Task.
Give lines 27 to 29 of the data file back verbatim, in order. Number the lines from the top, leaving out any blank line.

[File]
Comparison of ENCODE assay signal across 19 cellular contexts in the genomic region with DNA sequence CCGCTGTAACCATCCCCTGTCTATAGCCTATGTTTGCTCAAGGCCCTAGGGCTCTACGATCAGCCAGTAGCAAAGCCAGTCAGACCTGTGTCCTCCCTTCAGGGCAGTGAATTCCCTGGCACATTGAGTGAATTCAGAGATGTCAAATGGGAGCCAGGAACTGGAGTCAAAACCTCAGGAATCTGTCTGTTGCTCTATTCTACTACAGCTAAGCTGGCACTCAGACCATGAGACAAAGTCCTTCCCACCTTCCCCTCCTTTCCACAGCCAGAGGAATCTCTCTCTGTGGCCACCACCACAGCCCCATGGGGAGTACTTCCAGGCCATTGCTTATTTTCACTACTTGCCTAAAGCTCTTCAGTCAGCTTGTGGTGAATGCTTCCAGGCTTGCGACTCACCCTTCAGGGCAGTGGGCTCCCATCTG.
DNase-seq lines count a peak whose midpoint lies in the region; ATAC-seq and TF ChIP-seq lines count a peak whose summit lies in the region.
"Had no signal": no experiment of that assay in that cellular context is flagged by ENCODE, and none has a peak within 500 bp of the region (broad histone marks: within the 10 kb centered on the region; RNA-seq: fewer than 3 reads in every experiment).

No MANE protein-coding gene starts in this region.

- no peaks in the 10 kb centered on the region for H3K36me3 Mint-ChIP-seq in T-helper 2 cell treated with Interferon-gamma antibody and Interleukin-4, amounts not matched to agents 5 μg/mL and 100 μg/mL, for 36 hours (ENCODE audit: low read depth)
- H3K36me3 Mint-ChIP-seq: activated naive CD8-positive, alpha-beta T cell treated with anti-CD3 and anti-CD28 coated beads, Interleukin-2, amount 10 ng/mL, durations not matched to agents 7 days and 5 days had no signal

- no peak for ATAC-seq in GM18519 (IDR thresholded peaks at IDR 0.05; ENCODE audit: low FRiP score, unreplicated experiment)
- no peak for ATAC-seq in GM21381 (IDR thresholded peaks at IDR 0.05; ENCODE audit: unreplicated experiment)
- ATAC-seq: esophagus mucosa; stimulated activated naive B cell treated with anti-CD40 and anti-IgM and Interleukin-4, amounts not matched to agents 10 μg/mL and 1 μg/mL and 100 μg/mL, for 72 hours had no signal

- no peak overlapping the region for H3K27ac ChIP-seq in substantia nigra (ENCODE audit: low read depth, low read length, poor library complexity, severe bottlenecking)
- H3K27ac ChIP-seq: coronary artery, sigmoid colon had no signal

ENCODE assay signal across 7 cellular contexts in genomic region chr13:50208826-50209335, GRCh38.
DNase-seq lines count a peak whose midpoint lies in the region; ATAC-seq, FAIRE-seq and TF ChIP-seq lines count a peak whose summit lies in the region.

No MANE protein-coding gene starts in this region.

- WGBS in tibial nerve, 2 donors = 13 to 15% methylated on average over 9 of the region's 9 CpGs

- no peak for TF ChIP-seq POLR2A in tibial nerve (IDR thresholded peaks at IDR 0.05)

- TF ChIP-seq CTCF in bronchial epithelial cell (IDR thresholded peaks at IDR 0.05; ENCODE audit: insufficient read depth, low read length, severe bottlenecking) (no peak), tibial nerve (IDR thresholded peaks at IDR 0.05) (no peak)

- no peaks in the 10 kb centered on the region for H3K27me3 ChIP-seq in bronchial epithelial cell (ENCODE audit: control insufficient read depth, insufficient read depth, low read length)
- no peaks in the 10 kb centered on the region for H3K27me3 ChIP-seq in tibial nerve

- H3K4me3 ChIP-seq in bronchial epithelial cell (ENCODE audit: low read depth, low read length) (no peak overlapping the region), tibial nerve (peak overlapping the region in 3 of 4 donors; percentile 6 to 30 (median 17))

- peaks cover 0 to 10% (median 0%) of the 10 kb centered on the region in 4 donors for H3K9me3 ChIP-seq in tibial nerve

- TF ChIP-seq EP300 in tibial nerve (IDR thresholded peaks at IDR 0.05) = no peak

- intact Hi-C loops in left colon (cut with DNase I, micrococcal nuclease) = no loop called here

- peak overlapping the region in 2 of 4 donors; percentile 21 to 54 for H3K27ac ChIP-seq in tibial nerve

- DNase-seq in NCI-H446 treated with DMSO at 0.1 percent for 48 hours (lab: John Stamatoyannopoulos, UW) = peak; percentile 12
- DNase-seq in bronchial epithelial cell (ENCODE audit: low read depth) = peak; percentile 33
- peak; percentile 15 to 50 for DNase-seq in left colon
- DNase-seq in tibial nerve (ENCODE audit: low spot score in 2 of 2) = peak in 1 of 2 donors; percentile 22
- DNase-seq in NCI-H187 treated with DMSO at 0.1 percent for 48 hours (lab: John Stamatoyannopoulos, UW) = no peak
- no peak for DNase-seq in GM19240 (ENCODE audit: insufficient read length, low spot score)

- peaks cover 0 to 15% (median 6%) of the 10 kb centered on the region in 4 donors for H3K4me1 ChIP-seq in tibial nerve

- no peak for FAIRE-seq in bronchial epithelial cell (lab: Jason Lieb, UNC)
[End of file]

- peak; percentile 15 to 50 for DNase-seq in left colon
- DNase-seq in tibial nerve (ENCODE audit: low spot score in 2 of 2) = peak in 1 of 2 donors; percentile 22
- DNase-seq in NCI-H187 treated with DMSO at 0.1 percent for 48 hours (lab: John Stamatoyannopoulos, UW) = no peak